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Prairie Women's Health Centre of Excellence

 
 
  Aboriginal Women, Water and Health: Reflections from Eleven First Nations, Inuit, and Métis Grandmothers

   
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Prairie Women's Health Centre of Excellence
56 The Promenade
Winnipeg, MB
R3B 3H9


The research and publication of this study were funded by the Prairie Women's Health Centre of Excellence (PWHCE). The PWHCE is financially supported by the Centre of Excellence for Women's Health Program, Bureau of Women's Health and Gender Analysis, Health Canada. The views expressed herein do not necessarily represent the views of the PWHCE or the official policy of Health Canada.


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Kim Anderson

Introduction

The Atlantic Centre of Excellence for Women's Health (ACEWH) and Prairie Women's Health Centre of Excellence (PWHCE) have recently been collaborating on research concerning Aboriginal women and water. After conducting a literature review about Aboriginal women and water and a review of data for a boil water advisory mapping project, the Centres determined that cultural and community-based knowledge would add a valuable component to their exploration of Aboriginal women, water and health. They commissioned researcher Kim Anderson to interview Aboriginal Grandmothers1 and write a paper on the subject. Dr. Anderson interviewed Grandmothers from BC, Alberta, Saskatchewan, Ontario and Nunavut while Libby Dean (working with ACEWH) and Roberta Stout of PWHCE contributed to the research by conducting interviews with women in Labrador and Alberta. Executive Directors Barbara Clow (ACEWH) and Margaret Haworth-Brockman (PWHCE) served as co-principal investigators on the project, providing guidance and leadership.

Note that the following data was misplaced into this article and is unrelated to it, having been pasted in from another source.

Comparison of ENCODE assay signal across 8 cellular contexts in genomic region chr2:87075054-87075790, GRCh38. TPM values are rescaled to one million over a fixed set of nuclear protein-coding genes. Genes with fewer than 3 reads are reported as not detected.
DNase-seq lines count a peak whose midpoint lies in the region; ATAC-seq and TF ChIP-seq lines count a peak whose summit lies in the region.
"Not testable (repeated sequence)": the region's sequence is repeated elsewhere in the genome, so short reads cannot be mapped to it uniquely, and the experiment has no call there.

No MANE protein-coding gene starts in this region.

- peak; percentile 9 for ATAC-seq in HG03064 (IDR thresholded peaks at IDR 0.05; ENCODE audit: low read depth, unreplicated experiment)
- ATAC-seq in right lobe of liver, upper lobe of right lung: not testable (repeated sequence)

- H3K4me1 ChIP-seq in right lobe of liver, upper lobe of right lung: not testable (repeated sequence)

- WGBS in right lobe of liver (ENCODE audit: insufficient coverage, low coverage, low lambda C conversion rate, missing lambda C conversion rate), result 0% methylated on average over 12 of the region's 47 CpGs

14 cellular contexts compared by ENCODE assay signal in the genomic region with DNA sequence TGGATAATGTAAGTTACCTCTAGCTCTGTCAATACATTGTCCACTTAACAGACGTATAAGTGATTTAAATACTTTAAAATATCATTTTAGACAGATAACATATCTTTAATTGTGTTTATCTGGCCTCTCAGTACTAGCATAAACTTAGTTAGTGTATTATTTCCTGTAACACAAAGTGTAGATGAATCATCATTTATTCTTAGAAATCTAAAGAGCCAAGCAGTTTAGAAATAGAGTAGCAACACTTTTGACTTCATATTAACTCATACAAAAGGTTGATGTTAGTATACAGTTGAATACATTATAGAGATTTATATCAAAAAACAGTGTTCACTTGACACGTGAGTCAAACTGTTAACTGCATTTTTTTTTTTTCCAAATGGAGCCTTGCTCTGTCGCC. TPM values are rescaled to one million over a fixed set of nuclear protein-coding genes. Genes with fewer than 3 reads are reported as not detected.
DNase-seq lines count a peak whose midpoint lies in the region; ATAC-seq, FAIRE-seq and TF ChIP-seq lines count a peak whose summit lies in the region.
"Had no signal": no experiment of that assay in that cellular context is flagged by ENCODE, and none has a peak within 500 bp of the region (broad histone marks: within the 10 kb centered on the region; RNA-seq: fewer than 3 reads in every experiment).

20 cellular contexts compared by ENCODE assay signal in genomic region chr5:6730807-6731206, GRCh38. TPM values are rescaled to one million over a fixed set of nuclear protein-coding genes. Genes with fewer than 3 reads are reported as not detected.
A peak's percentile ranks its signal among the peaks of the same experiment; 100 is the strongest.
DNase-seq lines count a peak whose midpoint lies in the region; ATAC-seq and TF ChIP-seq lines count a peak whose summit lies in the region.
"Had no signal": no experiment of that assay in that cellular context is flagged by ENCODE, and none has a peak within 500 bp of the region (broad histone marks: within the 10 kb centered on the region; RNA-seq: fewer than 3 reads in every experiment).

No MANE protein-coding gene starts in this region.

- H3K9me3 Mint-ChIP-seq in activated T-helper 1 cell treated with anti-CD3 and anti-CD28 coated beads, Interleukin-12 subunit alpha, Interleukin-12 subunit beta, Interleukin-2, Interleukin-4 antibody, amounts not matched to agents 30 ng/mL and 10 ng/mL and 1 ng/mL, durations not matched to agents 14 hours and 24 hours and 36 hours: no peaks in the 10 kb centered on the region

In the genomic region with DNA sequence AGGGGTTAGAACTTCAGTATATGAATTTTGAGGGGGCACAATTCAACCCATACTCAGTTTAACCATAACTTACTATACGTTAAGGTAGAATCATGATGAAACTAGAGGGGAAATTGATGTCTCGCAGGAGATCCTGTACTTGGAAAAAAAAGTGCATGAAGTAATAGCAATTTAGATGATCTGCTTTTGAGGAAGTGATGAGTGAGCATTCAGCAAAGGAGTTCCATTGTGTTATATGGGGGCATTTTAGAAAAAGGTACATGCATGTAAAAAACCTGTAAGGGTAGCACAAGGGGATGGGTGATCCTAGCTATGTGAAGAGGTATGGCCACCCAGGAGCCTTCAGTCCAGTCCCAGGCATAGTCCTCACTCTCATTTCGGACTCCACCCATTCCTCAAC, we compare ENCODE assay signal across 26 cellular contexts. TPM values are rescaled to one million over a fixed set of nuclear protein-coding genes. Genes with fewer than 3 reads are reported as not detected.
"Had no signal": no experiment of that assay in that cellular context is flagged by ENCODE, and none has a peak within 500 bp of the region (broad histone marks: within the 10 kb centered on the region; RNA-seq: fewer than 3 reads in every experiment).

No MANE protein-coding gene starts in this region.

Methodology

This project involved interviewing a small number of First Nations, Inuit and Métis Grandmothers from across Canada. Participants for the project were chosen from different regions of Canada and different Indigenous nations so as to explore the diversity as well as the commonalities among Aboriginal women and their relationships with water. We were, thus, able to capture the reflections of women who were raised with different types of water, including oceans, prairie creeks and rivers, the Great Lakes and glaciers. The cultures that these women come from are as diverse as the land they are based in, but there are common approaches that allow for the telling of a collective story and the possibility of collective action on a (Canadian) national scale.

Prior to conducting this research, approval was sought and received from the Social Sciences and Humanities Human Research Ethics Board of Dalhousie University in Halifax, Nova Scotia. In addition to the ethical standards set out by the board, Dr. Anderson, an experienced Indigenous researcher, approached the Grandmothers in accordance with protocols and current research standards for Indigenous communities. Verbal consent was secured from all participants at the time of the interview to confirm their agreement to participate in the interview and the research project. Verbal and written consent were received from all participants after they reviewed and assisted in the editing of the final version of the paper to ensure they were satisfied with the result.

Participants had the choice to participate anonymously or to be identified by name according to their wishes. This is in keeping with the principles of "Indigenous copyright" and is especially pertinent when working with Elders. In providing Indigenous knowledge, one typically identifies who they are and whom they got the knowledge from, much in the same way that scholars identify their written sources. This system of validating knowledge, acknowledges teachers and thinkers who have gone before, and ensuring that the line of knowledge keepers and knowledge transmission is maintained.

Methodology continued in full report
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1The term "Grandmothers" is used here to denote senior Aboriginal women who have taken up a degree of leadership and responsibility in their communities. I have capitalized "Grandmother" to indicate that the term is used to signify a position of authority or responsibility, rather than a biological actuality or role as grandparent to children within one's bloodline.



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